A cause for celebration: Dinos Aristidou on the verbatim theatre festival created by older LGBTQ+ people
Celebrating Our Stories artistic director Dinos Aristidou shares his vision for this exciting festival of verbatim theatre for 2020
Thanks to support from Arts Council England and Baring Foundation’s Celebrating Age initiative, New Writing South is proud to announce exciting plans for a festival of verbatim theatre that will share and celebrate the stories of older LGBTQ people.
When the news came through that our application for a Celebrating Our Stories festival in 2020 was successful I couldn’t help but jump up and down with excitement. This festival will be one of a number of nationwide activities which are part of the Arts Council of England’s and Baring Foundation’s Celebrating Age initiative to develop new work with older people and to take high quality arts into places where older people will find it easier to engage.
This was really a dream come true. I had been bracing myself for disappointment. My mind already trying to figure out ways of somehow doing some of this project should we not get through.
Last year, I’d worked on a project in Wales with UCAN Productions, using verbatim theatre to devise a new piece of theatre based on interviews with those who’d experienced disability hate crime. I’d found this a very powerful form of performance. Verbatim theatre shatters traditional ideas of ‘acting’ and instead repositions the performer as the mouthpiece, the voice for those who feel they don’t have a voice or feel unable to speak or don’t dare to speak or don’t have the confidence to speak.
It’s oddly empowering and strangely celebratory, regardless of the material, to hear words and stories shared in a public space through the voices of others. For an audience, there’s a sense of authenticity to the performances that is rarely seen on stage.
The New Writing South Celebrating Our Stories festival, taking place across southeast England in 2020, will focus on real stories collected from older LGBTQ people. Verbatim theatre, using interviews and conversations and shaping these into performance pieces, will be at the heart of this festival.
One of the forms of Verbatim theatre that we are planning to use, developed by Aleky Blythe’s company Recorded Delivery, has the ‘real life’ text played to performers through headphones. The performers try to precisely deliver the text as spoken by the person whose story it is, as they hear it through the headphones. Their focus being on authenticity. Performers communicate not only the content of the interviewee’s words, but also their tone, pace, emphasis and hesitations. Stories and characters are presented through their patterns of speech as well as their words. When we recount real live events, especially challenging, painful or complicated life experiences it is not only what we say but how we say it, that is significant. I value 2 things in the medicine: quality and reasonable price. At Viagra the ratio of these 2 criteria is excellent. The drug is more profitable in cost than other analogs, but at the same time I like its effect more. There were no side effects, but potency, like at a young one. My wife is trying catch me on receiving stimulants, they’re usually blue, and I’ll take a white pill of generic Viagra.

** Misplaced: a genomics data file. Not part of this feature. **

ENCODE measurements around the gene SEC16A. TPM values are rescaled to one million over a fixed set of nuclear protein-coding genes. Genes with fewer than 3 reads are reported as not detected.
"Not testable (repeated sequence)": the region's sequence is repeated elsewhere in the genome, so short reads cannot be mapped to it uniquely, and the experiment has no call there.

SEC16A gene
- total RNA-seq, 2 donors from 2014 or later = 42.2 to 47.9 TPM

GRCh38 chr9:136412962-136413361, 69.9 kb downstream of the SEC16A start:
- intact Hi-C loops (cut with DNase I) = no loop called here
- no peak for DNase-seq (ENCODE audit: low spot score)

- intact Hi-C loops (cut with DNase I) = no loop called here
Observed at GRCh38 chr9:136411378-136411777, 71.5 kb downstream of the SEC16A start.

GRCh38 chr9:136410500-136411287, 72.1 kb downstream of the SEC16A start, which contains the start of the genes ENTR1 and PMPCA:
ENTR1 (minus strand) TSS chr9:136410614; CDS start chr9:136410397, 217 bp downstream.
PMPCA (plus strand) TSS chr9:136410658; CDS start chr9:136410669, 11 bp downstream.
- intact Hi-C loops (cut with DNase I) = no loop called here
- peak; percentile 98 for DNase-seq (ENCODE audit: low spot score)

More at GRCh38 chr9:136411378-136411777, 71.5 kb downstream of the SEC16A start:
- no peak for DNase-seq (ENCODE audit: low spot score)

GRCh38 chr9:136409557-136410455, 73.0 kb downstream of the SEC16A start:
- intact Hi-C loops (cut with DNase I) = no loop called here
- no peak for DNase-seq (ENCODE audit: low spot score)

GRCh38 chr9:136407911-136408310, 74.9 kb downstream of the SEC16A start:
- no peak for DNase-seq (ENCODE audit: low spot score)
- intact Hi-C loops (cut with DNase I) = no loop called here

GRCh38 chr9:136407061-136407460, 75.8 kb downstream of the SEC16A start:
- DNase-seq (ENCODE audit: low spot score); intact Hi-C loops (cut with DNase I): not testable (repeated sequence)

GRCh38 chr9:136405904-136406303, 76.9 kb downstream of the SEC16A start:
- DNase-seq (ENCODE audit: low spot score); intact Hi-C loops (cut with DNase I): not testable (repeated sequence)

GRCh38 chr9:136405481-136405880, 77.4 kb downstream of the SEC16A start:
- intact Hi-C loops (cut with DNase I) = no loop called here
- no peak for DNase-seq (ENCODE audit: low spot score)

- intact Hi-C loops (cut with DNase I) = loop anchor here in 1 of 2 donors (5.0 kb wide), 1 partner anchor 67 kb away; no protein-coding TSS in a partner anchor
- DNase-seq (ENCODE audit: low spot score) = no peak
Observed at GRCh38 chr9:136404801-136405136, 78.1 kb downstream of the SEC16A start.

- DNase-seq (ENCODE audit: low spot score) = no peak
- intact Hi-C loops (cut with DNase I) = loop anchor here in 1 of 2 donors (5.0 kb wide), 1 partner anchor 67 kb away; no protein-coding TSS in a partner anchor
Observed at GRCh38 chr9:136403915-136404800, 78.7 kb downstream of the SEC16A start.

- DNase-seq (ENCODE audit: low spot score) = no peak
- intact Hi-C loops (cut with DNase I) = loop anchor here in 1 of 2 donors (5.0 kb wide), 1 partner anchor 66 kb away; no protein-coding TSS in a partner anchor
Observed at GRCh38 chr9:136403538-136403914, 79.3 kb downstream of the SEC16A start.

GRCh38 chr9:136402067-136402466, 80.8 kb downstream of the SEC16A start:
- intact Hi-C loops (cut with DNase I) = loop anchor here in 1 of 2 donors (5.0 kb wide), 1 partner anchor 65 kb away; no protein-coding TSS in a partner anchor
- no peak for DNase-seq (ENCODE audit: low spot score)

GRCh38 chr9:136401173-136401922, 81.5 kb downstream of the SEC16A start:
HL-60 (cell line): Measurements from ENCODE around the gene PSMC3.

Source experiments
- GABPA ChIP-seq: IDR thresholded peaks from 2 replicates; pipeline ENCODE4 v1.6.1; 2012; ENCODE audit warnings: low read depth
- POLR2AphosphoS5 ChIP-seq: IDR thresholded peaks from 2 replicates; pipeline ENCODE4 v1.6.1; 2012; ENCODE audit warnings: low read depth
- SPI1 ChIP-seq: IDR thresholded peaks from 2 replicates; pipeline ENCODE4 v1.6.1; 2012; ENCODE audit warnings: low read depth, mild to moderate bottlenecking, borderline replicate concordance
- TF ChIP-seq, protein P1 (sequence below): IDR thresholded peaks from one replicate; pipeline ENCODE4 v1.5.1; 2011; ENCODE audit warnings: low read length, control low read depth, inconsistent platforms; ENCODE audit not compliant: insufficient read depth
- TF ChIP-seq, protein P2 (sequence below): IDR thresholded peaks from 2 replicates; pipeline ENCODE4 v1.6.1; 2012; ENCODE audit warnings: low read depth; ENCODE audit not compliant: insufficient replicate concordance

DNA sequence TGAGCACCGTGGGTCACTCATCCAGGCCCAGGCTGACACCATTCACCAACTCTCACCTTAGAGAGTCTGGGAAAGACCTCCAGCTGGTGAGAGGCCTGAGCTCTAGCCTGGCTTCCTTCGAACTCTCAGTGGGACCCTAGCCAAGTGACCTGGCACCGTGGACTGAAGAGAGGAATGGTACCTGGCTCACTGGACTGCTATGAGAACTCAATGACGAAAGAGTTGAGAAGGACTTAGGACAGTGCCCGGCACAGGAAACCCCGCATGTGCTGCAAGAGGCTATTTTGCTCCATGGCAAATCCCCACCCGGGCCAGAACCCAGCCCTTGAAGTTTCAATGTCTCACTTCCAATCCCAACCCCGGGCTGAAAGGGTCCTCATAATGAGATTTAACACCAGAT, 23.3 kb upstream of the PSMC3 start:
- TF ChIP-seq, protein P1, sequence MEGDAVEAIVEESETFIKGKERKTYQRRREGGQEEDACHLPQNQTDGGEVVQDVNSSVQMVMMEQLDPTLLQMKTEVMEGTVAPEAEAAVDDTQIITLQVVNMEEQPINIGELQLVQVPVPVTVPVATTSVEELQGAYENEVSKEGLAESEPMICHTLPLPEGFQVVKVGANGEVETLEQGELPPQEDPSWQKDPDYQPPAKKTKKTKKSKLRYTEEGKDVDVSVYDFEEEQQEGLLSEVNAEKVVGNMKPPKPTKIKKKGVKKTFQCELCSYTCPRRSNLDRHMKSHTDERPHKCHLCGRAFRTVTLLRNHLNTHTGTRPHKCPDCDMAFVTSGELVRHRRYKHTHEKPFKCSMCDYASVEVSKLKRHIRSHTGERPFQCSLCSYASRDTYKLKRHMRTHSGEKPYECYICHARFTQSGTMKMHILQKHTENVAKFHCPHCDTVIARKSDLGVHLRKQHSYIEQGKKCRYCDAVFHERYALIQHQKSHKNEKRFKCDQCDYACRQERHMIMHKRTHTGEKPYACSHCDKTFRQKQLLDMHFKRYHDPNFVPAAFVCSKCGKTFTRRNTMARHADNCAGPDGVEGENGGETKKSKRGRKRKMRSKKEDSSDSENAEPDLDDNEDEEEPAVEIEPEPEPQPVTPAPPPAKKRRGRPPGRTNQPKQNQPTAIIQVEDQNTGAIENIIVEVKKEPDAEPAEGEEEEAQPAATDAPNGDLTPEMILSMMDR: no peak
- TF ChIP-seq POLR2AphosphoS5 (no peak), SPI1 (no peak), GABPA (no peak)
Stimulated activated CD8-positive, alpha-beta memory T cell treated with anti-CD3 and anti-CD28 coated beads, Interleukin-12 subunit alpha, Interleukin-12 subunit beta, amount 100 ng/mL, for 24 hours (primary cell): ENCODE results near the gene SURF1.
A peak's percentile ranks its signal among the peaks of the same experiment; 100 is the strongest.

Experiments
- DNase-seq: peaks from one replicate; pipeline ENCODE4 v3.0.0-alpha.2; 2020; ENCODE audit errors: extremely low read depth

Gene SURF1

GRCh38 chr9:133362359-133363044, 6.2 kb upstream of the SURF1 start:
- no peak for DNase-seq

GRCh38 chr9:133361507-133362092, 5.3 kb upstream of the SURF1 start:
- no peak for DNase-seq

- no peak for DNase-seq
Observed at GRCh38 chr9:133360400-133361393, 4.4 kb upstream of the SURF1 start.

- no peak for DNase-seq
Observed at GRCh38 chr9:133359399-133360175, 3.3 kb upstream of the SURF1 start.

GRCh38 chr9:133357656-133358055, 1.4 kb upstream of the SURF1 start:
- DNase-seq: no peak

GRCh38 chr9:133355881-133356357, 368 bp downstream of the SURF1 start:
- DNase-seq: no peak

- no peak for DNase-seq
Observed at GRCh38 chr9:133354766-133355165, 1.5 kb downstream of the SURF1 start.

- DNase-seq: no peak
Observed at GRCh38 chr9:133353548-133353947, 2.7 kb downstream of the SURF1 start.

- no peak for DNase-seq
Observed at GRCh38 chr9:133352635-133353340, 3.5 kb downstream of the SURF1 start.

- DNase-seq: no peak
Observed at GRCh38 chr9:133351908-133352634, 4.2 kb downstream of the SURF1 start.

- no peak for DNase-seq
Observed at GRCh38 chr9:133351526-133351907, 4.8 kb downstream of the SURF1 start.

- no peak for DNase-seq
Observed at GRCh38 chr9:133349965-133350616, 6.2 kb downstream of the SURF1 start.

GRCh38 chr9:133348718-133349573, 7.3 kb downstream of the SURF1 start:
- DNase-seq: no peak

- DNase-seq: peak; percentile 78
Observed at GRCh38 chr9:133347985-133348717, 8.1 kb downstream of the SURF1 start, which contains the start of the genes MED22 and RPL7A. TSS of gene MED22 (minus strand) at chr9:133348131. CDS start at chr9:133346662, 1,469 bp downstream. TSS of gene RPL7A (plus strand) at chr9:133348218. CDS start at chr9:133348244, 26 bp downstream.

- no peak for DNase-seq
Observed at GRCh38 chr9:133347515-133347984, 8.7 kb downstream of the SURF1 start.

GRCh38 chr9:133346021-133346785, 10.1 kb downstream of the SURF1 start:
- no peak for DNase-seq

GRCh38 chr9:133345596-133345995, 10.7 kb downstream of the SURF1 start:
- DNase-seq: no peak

For this festival, the performance pieces fashioned out of verbatim interviews, when staged, will give audiences an insight into the lives of the older LGBTQ people this festival will celebrate. And we really do want this to be a celebration, a bringing together of stories and experiences that is joyful and authentic.
Verbatim theatre will also allow us to present these stories as individually recorded audio and filmed pieces. These can be presented digitally and as podcasts. Moreover, they are easy to tour to settings that are not designed for performance such as community spaces, residential centres and care homes where some of the interviews may have originally taken place. This will allow for the festival to be quite far reaching.
In addition, we will be sharing some of the performances at ‘salon’ events – occasions of provocation, conversation and performance.
So how will it all work?
A group of volunteer older people recruited from Brighton, Shoreham and Worthing will be identified as ‘Playmakers’. They will gather and record stories using face to face, community meetings, telephone interviews and storytelling processes to collect these stories. Stories recounted by older members of the LGBTQ community will also be sourced through pre-existing archives.
Once the interviews have been recorded/collected a series of ‘writing for the stage’ workshops will be held for any older people interested in writing for the stage. In these workshops and working closely with the playmakers, the interviews and conversations will be transformed into monologues, short scenes and performance pieces.
An intergenerational company of older and younger LGBTQ community members interested in performance will then be formed to perform the final piece celebrating older people’s stories and creativity.
If you’re interested you’ll be able to take part as:
- Collectors of material
- Writers of material
Look out for more information coming soon regarding how you become part of this exciting festival.